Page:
Princess X

Princess X, 1915-6, Brancusi, Philadelphia Museum of Art, Philadelphia, USA
Princess X, 1915-6, Brancusi, Philadelphia Museum of Art, Philadelphia, USA

Although Brancusi hardly courted controversy, he was at the center of two of modern art's most notorious scandals: the U.S. Customs office's refusal in 1926 to classify Bird in Space as a work of art, and the removal ofPrincess X from the Salon de Indépendants in 1920 on grounds of obscenity. Brancusi's friends and colleagues signed a manifesto, published in Le Journal du Peuple (February 25, 1920) to protest the authorities' decision. It was reportedly Picasso (although some accounts cite Matisse) who first had declared the work a phallus. Brancusi was infuriated by the comparison. He insisted the sculpture was a portrayal of a feminine ideal and denied alternate readings that characterized it as a sign of his desire for its model or a formulation of sexual duality.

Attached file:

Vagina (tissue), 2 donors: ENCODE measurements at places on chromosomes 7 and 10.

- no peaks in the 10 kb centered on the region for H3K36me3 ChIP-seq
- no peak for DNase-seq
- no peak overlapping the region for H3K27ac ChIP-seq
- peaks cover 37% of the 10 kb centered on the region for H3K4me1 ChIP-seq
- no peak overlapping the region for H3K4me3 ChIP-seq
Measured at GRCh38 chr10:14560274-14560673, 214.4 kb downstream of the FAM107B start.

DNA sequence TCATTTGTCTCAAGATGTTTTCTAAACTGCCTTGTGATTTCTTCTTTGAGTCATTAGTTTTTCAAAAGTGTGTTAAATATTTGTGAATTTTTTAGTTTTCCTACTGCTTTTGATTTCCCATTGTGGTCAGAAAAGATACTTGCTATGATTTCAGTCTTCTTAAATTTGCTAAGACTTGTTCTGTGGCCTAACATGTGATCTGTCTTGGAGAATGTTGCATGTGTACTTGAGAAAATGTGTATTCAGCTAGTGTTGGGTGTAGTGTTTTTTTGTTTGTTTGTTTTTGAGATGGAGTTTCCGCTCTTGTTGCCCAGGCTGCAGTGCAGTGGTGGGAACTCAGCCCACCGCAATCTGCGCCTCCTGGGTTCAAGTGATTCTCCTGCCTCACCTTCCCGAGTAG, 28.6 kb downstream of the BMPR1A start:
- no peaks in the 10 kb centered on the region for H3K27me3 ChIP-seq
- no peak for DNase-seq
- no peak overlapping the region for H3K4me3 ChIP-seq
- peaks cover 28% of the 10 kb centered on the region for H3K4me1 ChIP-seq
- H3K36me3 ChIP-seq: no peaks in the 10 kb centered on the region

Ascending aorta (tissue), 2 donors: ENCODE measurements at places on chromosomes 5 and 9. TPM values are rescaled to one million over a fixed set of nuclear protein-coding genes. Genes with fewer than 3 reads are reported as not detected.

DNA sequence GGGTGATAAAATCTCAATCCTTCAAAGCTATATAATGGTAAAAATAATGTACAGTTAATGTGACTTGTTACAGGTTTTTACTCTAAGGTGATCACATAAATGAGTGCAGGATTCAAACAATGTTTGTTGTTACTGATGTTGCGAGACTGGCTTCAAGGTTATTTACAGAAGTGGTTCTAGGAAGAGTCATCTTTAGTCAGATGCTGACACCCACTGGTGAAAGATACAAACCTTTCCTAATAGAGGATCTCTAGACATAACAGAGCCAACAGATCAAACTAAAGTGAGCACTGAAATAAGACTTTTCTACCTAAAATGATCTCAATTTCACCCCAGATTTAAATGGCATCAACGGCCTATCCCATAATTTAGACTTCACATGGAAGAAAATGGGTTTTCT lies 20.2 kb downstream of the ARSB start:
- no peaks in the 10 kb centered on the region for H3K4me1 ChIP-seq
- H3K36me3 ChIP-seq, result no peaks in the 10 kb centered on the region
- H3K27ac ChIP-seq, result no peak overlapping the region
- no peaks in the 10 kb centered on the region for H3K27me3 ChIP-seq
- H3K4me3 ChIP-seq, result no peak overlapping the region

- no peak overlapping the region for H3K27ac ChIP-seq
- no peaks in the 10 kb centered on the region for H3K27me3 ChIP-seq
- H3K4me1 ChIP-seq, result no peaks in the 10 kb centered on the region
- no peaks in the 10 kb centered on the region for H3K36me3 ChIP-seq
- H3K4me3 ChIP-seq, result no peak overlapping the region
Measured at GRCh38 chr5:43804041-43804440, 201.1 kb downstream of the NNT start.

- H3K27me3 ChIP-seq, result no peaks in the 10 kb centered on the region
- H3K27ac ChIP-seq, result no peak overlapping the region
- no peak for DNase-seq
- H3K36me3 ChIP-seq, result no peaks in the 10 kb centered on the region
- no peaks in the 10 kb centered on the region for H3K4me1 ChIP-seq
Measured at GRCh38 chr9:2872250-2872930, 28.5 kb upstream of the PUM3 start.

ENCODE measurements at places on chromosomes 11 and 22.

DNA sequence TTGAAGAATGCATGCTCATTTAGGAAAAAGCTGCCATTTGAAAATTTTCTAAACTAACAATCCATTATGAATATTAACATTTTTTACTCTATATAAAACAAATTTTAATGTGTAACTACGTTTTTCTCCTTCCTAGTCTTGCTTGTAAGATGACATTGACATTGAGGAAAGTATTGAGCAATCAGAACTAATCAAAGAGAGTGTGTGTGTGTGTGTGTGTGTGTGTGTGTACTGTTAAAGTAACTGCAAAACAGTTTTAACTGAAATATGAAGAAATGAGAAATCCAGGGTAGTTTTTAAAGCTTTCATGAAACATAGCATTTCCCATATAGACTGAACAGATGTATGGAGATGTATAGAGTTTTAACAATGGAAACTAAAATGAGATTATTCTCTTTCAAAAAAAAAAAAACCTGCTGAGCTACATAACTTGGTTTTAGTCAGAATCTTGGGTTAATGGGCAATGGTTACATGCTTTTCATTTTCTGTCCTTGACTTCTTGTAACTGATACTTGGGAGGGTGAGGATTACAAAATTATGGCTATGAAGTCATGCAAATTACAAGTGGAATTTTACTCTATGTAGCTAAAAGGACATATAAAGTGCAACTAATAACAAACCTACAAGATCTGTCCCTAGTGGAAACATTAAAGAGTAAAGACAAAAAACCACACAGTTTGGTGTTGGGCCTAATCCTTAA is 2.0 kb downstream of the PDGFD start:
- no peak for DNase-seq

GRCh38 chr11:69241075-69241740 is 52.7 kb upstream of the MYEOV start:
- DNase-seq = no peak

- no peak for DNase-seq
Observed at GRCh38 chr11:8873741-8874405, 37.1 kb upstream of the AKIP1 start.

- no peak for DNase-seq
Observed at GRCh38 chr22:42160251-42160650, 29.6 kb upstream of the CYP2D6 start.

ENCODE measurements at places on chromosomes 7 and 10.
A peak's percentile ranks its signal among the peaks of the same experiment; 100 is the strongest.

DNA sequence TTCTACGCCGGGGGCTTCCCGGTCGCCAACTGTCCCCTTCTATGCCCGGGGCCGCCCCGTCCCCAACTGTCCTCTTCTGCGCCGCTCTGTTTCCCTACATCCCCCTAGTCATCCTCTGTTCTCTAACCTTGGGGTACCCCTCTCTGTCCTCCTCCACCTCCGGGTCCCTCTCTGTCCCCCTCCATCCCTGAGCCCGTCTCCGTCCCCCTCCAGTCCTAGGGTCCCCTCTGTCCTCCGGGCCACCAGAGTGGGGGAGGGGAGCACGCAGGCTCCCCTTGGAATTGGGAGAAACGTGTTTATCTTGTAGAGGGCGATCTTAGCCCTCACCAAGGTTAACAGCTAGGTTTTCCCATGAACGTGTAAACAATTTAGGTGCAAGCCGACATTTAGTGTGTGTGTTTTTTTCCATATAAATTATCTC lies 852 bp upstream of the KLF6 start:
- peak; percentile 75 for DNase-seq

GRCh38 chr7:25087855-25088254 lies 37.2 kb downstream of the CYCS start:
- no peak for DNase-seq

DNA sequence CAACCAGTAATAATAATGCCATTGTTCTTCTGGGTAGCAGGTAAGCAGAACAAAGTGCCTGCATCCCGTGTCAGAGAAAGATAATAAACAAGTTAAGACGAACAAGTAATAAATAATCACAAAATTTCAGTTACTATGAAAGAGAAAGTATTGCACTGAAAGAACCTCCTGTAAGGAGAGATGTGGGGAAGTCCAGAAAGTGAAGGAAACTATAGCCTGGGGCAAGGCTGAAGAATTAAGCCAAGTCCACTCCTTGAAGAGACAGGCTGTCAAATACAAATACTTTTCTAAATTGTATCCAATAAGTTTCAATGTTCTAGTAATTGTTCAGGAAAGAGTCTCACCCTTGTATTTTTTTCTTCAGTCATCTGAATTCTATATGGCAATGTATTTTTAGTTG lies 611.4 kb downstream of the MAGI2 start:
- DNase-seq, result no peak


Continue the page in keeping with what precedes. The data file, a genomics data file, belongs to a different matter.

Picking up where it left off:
Brancusi's hundreds of photographs of his work and studio present multiple views of most of his sculptures. Virtually without exception, however, Princess X is shown from the left front. From this angle, the two breasts are fully visible, the form is vertical rather than a rounded C, and indeed, the sculpture's eroticism is at its clearest. These photographs also emphasize the reflective properties of polished bronze, uniting the qualities of woman and mirror described in the title of the sculpture's original form (see Princess X, Sheldon Memorial Art Gallery, University of Nebraska). Ann Temkin, from Constantin Brancusi 1876-1957 (1995), p.140.

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